NB: this question has had some extensive editing. I apologize to those who replied early based on unclear premise.
TL; DR two societies (druids & nomads) each discovered one kind of mana (resp. blue & orange) and never suspected the existence of the other kind (resp. orange & blue), even though both kinds are interacting with their environment. I am looking for the simplest explanation for that.
In my story, magic operates through a mana field. Mana comes in two varieties: blue and orange. Flows of mana of either kind are subject to elemental influences: mana streams are naturally found along water or wind streams, trapped into some geological sediments and expelled with lava flows. All over the world, evolution has driven a few animals and plants to take advantage of both kind of mana.
Humans however, like most living species, are not normally able to perceive the presence of mana. Some druidic society, living in forest areas, has discovered a special berry. When consumed it temporarily modifies the vision, allowing to see flows of blue mana. The way this works is by making blue cones sensitive to blue mana rather than normal blue light, hence dense concentrations of mana appear blue to those who consumed the berry. They have prospered thank to the use of magic, but never discovered the existence of orange mana, even far into medieval times, long after the existence and usage of magic has been well established, studied and theorized.
On the contrary, a society of nomads living in an arid desert has discovered independently the use of orange mana, by consuming the venom of some snake. The effect on vision is similar but affects orange cones, which among humans only some women possess. The venom also affects green cones but to a lesser extent. Therefore this society has mostly female mages and has grown to be matriarchal as a result. For the purpose of the question, let's say that around 30% of women are born with this additional cone.
At some point, descendants of these nomads became sedentary and established cities in the desert. They also theorized magic and have a good grasp of it, though not aware of the advances of the druidic societies.
For my story, it is very important that at some point in history, a cultural clash between these two civilizations be rooted in their completely different handling of magic.
- Both societies knew early on about magic ;
- Both societies had long-lasting scientific tradition of describing the fauna and flora around them ;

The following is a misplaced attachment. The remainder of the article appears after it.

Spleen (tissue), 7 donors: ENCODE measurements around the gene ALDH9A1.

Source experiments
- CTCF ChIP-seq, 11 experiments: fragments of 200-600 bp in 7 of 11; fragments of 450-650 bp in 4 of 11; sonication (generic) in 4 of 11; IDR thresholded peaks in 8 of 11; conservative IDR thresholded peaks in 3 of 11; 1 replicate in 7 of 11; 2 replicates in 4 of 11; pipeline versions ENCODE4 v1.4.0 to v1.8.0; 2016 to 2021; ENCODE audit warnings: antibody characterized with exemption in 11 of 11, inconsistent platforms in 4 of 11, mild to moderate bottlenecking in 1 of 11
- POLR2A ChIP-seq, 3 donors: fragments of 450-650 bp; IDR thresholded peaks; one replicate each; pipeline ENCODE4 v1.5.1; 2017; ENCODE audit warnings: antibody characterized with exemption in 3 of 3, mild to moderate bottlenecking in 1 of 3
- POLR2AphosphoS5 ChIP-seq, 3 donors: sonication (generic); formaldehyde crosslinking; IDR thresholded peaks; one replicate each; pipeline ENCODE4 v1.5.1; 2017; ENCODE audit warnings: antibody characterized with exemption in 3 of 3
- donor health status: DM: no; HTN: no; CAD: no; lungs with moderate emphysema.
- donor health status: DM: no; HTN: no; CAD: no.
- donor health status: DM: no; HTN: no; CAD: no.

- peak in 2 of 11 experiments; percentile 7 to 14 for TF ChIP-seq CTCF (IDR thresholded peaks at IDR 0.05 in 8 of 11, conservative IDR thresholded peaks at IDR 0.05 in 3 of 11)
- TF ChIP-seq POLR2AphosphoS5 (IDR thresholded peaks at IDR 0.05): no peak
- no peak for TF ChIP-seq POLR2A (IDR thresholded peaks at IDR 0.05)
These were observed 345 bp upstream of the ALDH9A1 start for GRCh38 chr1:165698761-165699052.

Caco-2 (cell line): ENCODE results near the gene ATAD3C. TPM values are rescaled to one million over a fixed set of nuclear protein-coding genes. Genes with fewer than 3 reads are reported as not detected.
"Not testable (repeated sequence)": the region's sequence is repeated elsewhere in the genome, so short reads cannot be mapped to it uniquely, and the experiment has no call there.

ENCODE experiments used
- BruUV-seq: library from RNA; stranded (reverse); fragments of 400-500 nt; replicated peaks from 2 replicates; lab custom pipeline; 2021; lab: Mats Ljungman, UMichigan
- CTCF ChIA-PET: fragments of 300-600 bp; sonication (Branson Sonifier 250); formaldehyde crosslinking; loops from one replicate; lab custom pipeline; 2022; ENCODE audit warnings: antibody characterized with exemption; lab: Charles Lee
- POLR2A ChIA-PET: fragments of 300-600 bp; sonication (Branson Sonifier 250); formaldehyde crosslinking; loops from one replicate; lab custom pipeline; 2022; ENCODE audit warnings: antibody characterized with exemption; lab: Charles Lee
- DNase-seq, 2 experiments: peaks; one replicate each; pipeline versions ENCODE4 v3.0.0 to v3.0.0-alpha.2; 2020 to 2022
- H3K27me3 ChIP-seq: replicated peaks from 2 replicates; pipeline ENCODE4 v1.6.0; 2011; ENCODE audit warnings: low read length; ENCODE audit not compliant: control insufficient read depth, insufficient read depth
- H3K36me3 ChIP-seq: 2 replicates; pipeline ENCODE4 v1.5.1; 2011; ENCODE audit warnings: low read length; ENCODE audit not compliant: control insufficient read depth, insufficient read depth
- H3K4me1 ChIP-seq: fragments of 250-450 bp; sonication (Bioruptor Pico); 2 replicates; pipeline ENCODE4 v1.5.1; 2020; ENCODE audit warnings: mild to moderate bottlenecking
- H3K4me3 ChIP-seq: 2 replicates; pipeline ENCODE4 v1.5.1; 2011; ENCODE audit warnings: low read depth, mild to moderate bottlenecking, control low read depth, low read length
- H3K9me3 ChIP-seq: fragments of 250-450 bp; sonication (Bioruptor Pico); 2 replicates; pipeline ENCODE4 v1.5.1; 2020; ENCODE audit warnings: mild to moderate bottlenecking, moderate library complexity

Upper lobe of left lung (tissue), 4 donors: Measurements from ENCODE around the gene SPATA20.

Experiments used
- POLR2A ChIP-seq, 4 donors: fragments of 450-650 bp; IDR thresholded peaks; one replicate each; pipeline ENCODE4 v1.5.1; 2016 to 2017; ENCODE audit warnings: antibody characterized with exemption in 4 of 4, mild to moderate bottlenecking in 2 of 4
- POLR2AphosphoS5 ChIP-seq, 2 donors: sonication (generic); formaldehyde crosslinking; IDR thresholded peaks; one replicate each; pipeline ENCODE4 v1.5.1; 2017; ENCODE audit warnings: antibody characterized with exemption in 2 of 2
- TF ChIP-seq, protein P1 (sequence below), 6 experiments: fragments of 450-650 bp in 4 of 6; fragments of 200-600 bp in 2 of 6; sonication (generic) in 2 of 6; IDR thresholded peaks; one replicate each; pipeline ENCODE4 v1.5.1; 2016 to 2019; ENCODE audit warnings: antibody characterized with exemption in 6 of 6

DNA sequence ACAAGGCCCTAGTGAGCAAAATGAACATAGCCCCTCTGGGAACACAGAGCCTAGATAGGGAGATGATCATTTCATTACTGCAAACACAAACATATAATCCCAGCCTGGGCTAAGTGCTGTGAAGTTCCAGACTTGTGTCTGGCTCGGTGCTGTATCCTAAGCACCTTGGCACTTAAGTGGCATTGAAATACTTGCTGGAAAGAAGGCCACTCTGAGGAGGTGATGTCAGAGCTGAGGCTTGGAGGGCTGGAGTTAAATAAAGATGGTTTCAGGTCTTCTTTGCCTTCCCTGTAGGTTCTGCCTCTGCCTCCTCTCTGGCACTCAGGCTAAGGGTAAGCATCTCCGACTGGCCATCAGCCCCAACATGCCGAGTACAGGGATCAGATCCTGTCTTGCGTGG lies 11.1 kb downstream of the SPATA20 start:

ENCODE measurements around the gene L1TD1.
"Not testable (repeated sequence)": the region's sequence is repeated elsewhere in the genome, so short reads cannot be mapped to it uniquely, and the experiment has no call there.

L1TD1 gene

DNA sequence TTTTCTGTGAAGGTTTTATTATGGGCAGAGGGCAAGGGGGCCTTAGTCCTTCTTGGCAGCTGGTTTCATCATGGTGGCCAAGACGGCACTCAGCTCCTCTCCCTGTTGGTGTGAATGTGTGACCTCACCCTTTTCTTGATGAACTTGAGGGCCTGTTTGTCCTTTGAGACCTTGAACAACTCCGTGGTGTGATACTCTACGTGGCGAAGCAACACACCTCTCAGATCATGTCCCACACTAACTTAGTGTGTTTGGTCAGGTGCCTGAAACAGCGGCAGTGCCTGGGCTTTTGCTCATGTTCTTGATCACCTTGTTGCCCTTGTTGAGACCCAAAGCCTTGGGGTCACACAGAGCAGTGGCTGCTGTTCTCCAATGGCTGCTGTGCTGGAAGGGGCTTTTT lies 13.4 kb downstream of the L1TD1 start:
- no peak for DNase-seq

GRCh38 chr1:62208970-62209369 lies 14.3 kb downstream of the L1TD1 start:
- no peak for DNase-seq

- Both kind of mana are pervasive to the world and necessary for a complete understanding of the species that use them;
I expect that if one waits long enough, both societies are bound to find out about both kind of manas. After centuries, they still did not.
What is the simplest possible explanation (i.e. as little new elements as possible) that prevented or delayed these discoveries until late medieval times?
Some limitations I'd like to emphasize:
Both kind of mana are (roughly) equally available in both regions.
Apart from druids and nomads, other societies have discovered magic too, but never both types.
Although both the berry and the snake are endemic of the said forest and desert, respectively, they are just two examples of species that found a use in becoming sensitive to mana. There are many non-endemic species that use either kind of mana as part of their metabolism.
Your answer may or may not involve the existence of other ways to become sensitive to mana.
The nomads and druids descendants have lived separately before the above-mentioned clash. They know of each others through tales of itinerant merchants, but they never suspected that their magics were so deeply different.
More Background Info
The following is not necessary to answer the question, but provides background for the curious.
- Mana in itself is actually colorless, the names only refer to their effect on human vision.
- In my world, the discovery of the berry is the root of druidism, as druids maintained their privileges in early human groups by consuming the berry and using mana to become valuable members of the group, including communicating with other beasts that consume the berry.
- The reason the berry has this effect is a dissemination strategy: the berry traps mana so that crows, who consume the berry in their normal diet, can spot the berry easily and spread seeds throughout the forest.
- The reason the snake's venom has this effect is part of their mating behavior: males harbour beautiful patterns obtained by fixing orange mana to their scales. The pattern only reveals to females that they have bitten as part of the courtship ritual, but not to potential predators, insensitive to orange mana.
- both societies have been in contact with dragons, which are among the rare creatures naturally sensitive to both kinds of mana. They are far more intelligent than humans but do not normally bother with learning how to communicate with their delicious preys.
Final edit: why did I chose this answer?
Since there were several very good answers I guess I should clarify this. In my view Cort Ammon's answer involves the smallest set of additional ingredients: it does not involve either society to be particularly narrow minded, but simply ideological reinforcement traps, which are certainly a real thing. In the same category, IT Alex's and Ister's answers were strong contenders.
I really liked the ripple/repelling/void magic sort of ideas, but they set big constraints on the future developments of how magic works in my world. Answers based on interaction between the venom and the berry or other biological stuff were also great, but I maintain that they fail to explain why druids (resp. nomads) were not worried about other species.